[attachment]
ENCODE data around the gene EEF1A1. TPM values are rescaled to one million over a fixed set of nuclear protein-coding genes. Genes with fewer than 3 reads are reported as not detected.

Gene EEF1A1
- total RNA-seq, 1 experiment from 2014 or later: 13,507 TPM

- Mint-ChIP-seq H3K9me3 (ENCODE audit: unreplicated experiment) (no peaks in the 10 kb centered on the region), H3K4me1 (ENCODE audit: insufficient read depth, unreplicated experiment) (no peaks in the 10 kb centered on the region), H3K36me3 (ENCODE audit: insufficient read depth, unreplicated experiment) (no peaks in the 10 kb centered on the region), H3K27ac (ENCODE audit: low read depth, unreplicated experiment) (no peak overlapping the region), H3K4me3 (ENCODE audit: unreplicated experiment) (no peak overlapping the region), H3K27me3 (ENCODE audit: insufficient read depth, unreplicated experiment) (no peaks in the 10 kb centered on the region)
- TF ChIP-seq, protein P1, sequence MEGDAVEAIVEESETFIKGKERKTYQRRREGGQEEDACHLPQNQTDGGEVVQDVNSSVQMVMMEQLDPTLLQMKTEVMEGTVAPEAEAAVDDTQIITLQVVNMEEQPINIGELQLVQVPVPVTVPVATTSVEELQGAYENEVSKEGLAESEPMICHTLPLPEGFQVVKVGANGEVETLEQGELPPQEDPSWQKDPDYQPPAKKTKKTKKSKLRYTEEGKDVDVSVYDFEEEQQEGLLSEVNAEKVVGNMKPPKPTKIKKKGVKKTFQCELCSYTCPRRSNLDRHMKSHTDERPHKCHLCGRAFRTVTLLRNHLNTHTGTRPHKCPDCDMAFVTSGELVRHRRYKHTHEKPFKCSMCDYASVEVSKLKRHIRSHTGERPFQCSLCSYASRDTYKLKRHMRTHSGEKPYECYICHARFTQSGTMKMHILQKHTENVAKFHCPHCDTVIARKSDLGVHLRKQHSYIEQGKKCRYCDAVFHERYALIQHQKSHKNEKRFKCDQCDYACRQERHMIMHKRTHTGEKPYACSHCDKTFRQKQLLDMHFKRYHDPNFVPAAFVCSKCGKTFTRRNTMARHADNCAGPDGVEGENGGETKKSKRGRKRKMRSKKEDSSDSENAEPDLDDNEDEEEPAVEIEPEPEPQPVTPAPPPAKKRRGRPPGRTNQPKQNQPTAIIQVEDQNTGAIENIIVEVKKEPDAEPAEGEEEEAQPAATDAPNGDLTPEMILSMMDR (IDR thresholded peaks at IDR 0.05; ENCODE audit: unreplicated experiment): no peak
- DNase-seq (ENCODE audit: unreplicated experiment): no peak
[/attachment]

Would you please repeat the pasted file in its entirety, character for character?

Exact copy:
ENCODE data around the gene EEF1A1. TPM values are rescaled to one million over a fixed set of nuclear protein-coding genes. Genes with fewer than 3 reads are reported as not detected.

Gene EEF1A1
- total RNA-seq, 1 experiment from 2014 or later: 13,507 TPM

- Mint-ChIP-seq H3K9me3 (ENCODE audit: unreplicated experiment) (no peaks in the 10 kb centered on the region), H3K4me1 (ENCODE audit: insufficient read depth, unreplicated experiment) (no peaks in the 10 kb centered on the region), H3K36me3 (ENCODE audit: insufficient read depth, unreplicated experiment) (no peaks in the 10 kb centered on the region), H3K27ac (ENCODE audit: low read depth, unreplicated experiment) (no peak overlapping the region), H3K4me3 (ENCODE audit: unreplicated experiment) (no peak overlapping the region), H3K27me3 (ENCODE audit: insufficient read depth, unreplicated experiment) (no peaks in the 10 kb centered on the region)
- TF ChIP-seq, protein P1, sequence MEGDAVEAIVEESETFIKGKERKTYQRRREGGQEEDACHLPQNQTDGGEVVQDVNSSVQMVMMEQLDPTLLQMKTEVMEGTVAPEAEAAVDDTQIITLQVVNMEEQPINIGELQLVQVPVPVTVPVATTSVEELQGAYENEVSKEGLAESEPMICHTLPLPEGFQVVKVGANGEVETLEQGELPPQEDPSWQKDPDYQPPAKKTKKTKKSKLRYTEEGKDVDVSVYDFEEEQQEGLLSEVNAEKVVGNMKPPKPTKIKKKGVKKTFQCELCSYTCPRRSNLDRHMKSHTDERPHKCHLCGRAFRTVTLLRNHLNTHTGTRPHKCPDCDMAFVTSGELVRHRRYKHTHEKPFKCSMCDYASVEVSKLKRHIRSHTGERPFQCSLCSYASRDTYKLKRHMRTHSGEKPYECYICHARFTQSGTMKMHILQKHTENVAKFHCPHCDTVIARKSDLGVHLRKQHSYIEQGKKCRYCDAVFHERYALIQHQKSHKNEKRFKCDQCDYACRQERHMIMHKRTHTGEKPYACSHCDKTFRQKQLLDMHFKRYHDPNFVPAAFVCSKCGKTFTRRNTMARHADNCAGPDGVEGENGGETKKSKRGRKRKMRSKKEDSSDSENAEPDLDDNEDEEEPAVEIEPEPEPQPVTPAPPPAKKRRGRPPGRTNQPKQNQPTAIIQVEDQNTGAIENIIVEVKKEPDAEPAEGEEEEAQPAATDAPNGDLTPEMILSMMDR (IDR thresholded peaks at IDR 0.05; ENCODE audit: unreplicated experiment): no peak
- DNase-seq (ENCODE audit: unreplicated experiment): no peak